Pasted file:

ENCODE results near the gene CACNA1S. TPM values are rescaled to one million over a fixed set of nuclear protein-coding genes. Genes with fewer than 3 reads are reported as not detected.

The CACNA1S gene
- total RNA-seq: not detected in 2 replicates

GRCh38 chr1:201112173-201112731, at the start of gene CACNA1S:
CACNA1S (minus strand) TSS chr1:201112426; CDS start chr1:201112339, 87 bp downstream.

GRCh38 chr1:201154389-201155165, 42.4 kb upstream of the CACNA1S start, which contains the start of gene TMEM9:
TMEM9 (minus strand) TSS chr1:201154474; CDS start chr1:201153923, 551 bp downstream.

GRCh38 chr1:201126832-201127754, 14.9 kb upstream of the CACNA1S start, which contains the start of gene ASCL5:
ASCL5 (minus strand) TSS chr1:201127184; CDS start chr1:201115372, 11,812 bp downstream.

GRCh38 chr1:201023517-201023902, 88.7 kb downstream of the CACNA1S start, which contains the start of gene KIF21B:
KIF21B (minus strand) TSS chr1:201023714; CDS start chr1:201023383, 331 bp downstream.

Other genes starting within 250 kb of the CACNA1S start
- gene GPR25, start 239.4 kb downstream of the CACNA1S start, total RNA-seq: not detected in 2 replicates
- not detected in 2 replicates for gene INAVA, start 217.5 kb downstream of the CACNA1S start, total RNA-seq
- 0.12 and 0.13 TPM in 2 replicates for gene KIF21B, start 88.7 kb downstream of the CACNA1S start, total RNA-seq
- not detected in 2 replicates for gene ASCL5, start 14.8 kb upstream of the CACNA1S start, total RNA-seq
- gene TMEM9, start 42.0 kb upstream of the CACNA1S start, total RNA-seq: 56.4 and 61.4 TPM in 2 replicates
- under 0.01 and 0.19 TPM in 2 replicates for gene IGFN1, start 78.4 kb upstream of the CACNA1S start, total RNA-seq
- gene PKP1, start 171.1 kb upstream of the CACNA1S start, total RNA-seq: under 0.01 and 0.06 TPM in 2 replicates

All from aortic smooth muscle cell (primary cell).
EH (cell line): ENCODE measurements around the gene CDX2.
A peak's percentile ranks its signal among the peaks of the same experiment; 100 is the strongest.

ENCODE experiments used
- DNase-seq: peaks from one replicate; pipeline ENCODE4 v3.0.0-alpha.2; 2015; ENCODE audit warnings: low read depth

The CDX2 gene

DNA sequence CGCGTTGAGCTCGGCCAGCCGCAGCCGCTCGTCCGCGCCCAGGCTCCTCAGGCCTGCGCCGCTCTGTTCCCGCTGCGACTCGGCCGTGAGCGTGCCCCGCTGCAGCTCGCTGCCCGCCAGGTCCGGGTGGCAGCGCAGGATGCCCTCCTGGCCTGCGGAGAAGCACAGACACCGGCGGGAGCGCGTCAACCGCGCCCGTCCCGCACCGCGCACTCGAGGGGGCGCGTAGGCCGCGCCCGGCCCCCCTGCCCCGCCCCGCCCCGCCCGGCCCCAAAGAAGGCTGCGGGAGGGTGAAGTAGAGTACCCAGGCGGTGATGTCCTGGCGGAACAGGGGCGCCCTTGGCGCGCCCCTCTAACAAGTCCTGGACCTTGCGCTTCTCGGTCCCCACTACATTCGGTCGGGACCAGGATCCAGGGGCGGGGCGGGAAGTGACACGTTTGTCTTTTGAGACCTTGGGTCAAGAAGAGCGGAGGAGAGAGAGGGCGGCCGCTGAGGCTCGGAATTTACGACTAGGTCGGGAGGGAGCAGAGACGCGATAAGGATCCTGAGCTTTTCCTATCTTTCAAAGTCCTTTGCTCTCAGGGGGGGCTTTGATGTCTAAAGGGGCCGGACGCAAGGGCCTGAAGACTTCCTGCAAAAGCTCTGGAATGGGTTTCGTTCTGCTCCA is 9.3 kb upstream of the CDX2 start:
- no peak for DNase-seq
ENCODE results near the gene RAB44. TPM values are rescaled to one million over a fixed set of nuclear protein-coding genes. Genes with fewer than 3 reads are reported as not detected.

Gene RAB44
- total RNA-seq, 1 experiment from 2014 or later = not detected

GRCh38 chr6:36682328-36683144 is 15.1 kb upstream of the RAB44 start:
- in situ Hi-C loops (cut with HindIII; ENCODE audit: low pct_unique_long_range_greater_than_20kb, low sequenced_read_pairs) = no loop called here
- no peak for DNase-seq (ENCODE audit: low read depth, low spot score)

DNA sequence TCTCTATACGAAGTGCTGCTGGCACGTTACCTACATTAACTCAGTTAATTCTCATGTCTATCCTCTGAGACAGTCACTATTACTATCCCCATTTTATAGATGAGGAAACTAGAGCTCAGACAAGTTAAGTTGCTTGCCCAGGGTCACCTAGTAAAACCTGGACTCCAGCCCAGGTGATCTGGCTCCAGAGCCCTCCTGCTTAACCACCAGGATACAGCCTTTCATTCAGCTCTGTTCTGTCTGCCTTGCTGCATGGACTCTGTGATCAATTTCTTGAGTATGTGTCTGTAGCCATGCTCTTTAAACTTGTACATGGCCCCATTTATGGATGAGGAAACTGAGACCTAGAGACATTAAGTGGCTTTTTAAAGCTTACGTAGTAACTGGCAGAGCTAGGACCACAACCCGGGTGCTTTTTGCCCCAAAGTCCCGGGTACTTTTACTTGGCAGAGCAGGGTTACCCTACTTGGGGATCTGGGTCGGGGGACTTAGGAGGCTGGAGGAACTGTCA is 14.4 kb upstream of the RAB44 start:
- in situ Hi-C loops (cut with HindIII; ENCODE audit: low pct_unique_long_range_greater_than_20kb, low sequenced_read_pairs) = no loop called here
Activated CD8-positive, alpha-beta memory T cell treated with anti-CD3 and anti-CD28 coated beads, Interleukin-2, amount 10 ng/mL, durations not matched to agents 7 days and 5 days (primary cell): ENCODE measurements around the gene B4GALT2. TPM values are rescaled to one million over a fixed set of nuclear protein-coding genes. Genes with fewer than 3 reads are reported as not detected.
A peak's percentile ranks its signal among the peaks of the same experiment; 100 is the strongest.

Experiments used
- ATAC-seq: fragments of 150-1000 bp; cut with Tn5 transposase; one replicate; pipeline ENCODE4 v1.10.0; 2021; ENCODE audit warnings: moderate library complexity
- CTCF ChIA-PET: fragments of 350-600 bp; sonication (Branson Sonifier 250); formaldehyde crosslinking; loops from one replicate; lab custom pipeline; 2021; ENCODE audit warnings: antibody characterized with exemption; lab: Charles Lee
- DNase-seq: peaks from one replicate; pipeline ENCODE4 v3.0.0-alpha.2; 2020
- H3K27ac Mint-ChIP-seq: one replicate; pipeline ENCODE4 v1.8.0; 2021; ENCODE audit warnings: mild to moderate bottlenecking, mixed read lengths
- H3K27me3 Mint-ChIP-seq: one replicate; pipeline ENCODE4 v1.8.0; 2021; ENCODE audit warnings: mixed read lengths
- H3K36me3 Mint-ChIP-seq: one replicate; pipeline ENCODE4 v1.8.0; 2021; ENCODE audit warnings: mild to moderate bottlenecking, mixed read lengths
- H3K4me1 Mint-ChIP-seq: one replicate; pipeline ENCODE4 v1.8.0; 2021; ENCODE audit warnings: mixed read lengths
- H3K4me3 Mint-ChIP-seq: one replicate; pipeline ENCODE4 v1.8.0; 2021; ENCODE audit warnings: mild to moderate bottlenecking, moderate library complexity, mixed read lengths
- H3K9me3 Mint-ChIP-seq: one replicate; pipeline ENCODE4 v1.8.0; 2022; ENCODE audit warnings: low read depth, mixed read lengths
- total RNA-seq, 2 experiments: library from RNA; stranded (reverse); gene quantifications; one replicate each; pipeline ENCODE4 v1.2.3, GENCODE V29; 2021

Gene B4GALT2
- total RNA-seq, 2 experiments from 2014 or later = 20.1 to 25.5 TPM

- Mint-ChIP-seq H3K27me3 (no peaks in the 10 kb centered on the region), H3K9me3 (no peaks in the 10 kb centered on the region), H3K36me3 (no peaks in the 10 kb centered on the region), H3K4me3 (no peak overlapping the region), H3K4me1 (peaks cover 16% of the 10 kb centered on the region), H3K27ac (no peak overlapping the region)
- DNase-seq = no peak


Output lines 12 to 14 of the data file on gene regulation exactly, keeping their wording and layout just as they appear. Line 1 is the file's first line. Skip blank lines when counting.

Other genes starting within 250 kb of the CACNA1S start
- gene GPR25, start 239.4 kb downstream of the CACNA1S start, total RNA-seq: not detected in 2 replicates
- not detected in 2 replicates for gene INAVA, start 217.5 kb downstream of the CACNA1S start, total RNA-seq